Permafrost locks in tons of mercury–until it thaws

The Arctic permafrost contains nearly twice as much mercury as all other soils, the ocean, and the atmosphere combined. The permafrost is thawing--potentially releasing large quantities of this neurotoxin into the environment. The Minamata Convention on Mercury--which came into force last year and which is intended to curtail mercury emissions from anthropogenic sources like coal-fired power plants, may prove to be almost irrelevant. Read More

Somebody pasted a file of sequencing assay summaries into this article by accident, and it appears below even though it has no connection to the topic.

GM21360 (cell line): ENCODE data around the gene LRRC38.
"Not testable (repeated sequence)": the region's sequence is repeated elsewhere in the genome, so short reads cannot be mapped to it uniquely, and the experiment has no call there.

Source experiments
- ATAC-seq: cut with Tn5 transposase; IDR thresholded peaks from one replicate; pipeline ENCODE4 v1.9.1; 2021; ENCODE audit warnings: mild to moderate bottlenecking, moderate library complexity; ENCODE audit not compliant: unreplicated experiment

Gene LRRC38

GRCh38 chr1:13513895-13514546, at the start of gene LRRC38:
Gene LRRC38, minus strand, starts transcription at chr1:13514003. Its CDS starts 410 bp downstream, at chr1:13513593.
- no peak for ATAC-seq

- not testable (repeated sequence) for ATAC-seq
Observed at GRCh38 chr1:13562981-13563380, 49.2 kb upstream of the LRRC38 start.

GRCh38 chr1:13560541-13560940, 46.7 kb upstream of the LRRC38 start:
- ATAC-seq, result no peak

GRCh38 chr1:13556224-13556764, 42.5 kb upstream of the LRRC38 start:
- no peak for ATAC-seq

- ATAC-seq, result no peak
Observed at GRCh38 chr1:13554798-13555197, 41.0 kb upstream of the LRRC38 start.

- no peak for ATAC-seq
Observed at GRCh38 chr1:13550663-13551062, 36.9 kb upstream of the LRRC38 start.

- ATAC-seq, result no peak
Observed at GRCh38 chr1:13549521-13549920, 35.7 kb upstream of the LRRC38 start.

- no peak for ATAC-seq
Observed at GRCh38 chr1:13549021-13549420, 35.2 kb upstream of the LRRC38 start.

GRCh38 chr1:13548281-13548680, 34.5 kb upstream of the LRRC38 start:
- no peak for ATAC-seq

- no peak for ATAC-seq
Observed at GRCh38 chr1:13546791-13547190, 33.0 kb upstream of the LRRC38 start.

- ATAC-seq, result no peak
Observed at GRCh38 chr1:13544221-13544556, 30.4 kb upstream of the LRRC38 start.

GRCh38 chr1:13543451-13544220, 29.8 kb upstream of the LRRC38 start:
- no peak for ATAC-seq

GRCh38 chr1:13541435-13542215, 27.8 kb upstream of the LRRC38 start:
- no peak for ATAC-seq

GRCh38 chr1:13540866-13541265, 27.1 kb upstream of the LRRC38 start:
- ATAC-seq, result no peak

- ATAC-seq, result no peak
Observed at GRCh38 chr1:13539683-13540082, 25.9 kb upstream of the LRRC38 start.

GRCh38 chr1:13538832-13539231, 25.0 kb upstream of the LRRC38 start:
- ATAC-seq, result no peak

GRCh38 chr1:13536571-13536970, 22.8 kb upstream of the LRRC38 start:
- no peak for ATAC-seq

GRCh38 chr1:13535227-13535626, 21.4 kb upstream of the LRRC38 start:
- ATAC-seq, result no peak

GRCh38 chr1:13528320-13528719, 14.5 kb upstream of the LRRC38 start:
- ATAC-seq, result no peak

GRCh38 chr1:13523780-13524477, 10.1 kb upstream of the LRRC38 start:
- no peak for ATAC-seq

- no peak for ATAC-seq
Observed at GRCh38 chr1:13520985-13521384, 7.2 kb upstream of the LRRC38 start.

Natural gas – a bridge too far

Natural gas produced by fracking has a substantial environmental impact. Leaks of toxic 'produced' water into streams and groundwater resources. And emissions of fugitive methane from the frack site and the gathering system more than offset its advantage over coal at the power plant. Read More